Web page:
In connection with the transfer of the property, appellant testified that decedent gave to her his Chevrolet automobile valued at $1,200 in May, 1951. On June 21, 1951, he conveyed by deed his house. The deed was recorded on the following day. Appellee points with suspicion to the fact that appellant obtained a new lawyer at the time this deed was executed, but appellant's evidence is that the new lawyer was obtained when decedent asked Dr. Hainline to call his family lawyer, Mr. Bush. Dr. Hainline learned that Mr. Bush was out of town and then suggested Mr. Waller who drew up the deed and had it acknowledged. All this took place in the absence of appellant.

On July 24, decedent finally consented to go to the hospital but, before going, he issued to appellant a check in the sum of $5,500 and at the same time manually delivered the bill of sale to his automobile with instructions to appellant to go through the formality of having the automobile legally transferred. The record shows that an erasure had been made on the check which was dated July 5, 1951. It appears that the payee's name was first spelled Ridder instead of Riddell. The record shows that decedent habitually referred to appellant as Mrs. Ridder. Decedent died July 25, 1951.

We believe the foregoing synopsis summons consideration of the rule that a transfer of property from one physically or mentally infirm to the one having custody of him will be regarded with suspicion with the result that the burden will be placed upon grantee to show that any influence acquired or confidence reposed was not abused. McDowell v. Edward's Adm'r, 156 Ky. 475, 161 S.W. 534.

The influence acquired and exerted must be of sufficient force to destroy the free agency of the grantor and to constrain him to do, against his will, that which he would otherwise have refused to do and this pressure may be applied either directly or indirectly. Combs v. Combs, 271 Ky. 543, 112 S.W.2d 989.

Although circumstances such as are here presented should be considered with suspicion, that attitude alone should not be the decisive factor in the case, because we have several times held that proof of undue influence must amount to more than a bare showing that the opportunity for its imposition existed. Martin v. Martin, 286 Ky. 408, 150 S.W.2d 696; Kentucky Trust Co. v. Gore, 302 Ky. 1, 192 S.W.2d 749; Faulkes v. Brummett's Adm'r, 305 Ky. 434, 204 S.W.2d 493; and Calveard v. Reynolds, 281 Ky. 518, 136 S.W.2d 795.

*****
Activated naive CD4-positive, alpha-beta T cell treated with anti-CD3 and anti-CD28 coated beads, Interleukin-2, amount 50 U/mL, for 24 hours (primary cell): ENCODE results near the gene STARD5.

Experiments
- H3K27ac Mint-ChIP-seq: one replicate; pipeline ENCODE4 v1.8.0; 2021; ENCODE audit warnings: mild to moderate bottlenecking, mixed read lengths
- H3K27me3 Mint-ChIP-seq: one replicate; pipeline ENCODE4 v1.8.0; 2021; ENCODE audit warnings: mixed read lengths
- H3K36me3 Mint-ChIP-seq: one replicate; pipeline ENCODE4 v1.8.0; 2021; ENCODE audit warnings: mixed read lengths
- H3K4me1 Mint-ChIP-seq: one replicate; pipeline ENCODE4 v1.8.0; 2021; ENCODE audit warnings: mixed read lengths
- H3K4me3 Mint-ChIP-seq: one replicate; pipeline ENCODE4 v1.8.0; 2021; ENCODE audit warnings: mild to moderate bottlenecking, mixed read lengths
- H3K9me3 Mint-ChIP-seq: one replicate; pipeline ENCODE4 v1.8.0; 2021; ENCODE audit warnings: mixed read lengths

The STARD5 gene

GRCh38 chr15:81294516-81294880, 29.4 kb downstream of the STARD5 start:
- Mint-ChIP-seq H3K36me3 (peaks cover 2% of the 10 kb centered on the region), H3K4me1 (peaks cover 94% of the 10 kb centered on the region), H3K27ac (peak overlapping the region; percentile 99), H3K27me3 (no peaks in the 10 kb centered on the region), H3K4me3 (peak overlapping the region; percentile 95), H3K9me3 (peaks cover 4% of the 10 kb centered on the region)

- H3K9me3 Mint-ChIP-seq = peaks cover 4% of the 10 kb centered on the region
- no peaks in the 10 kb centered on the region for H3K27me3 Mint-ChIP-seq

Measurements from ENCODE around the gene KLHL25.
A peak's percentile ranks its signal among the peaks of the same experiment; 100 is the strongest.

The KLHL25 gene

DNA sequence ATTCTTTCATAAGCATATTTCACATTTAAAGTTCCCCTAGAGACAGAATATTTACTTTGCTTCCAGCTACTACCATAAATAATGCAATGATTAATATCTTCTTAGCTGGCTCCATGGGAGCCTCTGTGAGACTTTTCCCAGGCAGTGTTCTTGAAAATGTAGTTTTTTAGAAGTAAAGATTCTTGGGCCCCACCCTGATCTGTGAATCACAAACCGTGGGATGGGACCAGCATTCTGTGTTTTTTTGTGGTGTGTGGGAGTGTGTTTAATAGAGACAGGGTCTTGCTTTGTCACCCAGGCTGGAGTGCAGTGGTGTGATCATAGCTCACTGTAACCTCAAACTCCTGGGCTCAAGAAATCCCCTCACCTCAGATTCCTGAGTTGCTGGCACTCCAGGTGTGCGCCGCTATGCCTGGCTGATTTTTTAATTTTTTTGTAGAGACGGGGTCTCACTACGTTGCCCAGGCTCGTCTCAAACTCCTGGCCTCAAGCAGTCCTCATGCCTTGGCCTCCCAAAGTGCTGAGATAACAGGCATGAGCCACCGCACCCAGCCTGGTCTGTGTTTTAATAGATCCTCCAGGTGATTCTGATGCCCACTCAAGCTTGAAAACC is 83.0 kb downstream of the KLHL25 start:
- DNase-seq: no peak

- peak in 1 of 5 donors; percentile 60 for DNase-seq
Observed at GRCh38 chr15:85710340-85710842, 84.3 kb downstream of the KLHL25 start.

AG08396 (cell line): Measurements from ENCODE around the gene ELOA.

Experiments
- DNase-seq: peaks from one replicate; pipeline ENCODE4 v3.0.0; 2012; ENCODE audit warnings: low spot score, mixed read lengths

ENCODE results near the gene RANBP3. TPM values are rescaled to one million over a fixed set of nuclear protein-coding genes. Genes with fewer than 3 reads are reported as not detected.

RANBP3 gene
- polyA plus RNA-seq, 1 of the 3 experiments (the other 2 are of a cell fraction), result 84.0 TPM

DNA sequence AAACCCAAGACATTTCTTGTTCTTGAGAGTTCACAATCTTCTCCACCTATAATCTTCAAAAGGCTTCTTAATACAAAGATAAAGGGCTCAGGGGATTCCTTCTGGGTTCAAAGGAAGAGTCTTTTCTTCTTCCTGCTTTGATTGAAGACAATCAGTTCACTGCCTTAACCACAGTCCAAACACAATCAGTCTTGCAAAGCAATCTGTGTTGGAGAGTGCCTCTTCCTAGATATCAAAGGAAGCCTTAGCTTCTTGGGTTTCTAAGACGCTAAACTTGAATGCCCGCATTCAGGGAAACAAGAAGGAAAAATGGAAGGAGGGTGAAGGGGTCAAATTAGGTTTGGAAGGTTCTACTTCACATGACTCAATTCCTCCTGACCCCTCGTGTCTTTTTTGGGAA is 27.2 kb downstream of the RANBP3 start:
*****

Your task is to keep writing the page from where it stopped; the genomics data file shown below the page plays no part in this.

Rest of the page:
Equally intrenched in the law of this jurisdiction is the idea that one may dispose of his estate in whatever manner he chooses if it be the result of his unconstrained choice, with the corollary thought that it is not within the province of the court to make a disposition different than that made by the grantor or testator, as the case may be, notwithstanding the fact that the court might not agree with that person's conception of right or wrong or even fair play. Calveard v. Reynolds, 281 Ky. 518, 136 S.W.2d 795; Sullenger v. Baker, 296 Ky. 240, 176 S.W.2d 382. Throughout the opinions in some of the above cited cases runs the thread of thought that all acts of kindness are not stimulated by motives of greed and that often the recipients of such acts desire to compensate those who have aided and administered to their needs in time of distress and suffering. All influence is not undue.

If we return again to consideration of the facts adduced by the evidence, we find the picture of a man who appears to be determined and fully capable of exercising his will up to even a few hours before his death. A fellow patient of decedent, who occupied the adjoining bed at the hospital during his final illness, testified that decedent had stated to him concerning Mrs. Riddell at a time when she was out of the room:

"He just said she was good to him, she was faithful to him, she waited on him. And then he had deeded his place to her. He told me his sister wouldn't have much to do with him, and wouldn't take care of him; and that that is why he gave her this place. He said he had left his sister about seven thousand dollars. He said he had left Mrs. Riddell some money, but he didn't say how much. Then he ...